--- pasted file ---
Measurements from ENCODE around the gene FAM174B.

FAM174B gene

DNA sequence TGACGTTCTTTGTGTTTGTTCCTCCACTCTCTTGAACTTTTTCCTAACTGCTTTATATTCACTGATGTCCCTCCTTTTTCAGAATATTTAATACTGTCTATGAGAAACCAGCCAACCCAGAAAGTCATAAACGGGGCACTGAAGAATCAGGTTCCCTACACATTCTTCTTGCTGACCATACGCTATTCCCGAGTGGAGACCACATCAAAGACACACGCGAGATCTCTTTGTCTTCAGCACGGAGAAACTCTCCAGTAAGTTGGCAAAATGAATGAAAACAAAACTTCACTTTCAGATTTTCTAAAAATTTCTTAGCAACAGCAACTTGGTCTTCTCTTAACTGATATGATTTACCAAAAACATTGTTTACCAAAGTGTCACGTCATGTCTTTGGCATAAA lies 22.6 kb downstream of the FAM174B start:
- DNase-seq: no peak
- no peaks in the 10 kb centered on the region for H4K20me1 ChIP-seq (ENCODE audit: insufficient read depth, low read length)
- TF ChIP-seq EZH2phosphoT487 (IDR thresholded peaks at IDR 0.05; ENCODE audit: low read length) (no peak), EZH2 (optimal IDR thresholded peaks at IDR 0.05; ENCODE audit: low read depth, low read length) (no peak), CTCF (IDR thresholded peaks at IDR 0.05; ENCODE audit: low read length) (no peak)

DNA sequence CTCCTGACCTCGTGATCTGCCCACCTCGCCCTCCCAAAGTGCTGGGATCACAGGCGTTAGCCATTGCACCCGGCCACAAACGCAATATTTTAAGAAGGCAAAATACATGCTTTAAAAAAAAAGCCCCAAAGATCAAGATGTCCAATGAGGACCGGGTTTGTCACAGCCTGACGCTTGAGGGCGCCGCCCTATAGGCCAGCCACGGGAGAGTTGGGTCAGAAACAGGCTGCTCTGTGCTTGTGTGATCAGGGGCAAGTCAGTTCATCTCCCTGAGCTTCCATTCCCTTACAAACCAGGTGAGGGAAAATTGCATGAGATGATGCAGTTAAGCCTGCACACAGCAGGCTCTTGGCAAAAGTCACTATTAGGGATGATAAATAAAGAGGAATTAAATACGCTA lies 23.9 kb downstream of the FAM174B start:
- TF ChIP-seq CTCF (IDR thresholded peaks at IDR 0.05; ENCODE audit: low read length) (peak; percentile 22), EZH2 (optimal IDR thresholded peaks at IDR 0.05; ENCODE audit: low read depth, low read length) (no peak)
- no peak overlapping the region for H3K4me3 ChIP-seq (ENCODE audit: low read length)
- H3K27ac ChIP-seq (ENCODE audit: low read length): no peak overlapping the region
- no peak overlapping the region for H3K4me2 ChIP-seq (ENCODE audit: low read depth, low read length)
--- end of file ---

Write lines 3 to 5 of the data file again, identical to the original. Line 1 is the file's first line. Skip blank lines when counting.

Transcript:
DNA sequence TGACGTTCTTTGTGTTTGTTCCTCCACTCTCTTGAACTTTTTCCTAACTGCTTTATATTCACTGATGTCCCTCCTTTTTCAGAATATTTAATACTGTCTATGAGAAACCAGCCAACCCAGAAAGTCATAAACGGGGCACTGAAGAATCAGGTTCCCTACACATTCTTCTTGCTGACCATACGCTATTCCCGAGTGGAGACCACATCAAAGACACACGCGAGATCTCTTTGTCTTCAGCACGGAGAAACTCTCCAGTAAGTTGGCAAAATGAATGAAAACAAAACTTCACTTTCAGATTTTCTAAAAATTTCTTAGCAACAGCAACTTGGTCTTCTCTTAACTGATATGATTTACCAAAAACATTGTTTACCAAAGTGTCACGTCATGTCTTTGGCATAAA lies 22.6 kb downstream of the FAM174B start:
- DNase-seq: no peak
- no peaks in the 10 kb centered on the region for H4K20me1 ChIP-seq (ENCODE audit: insufficient read depth, low read length)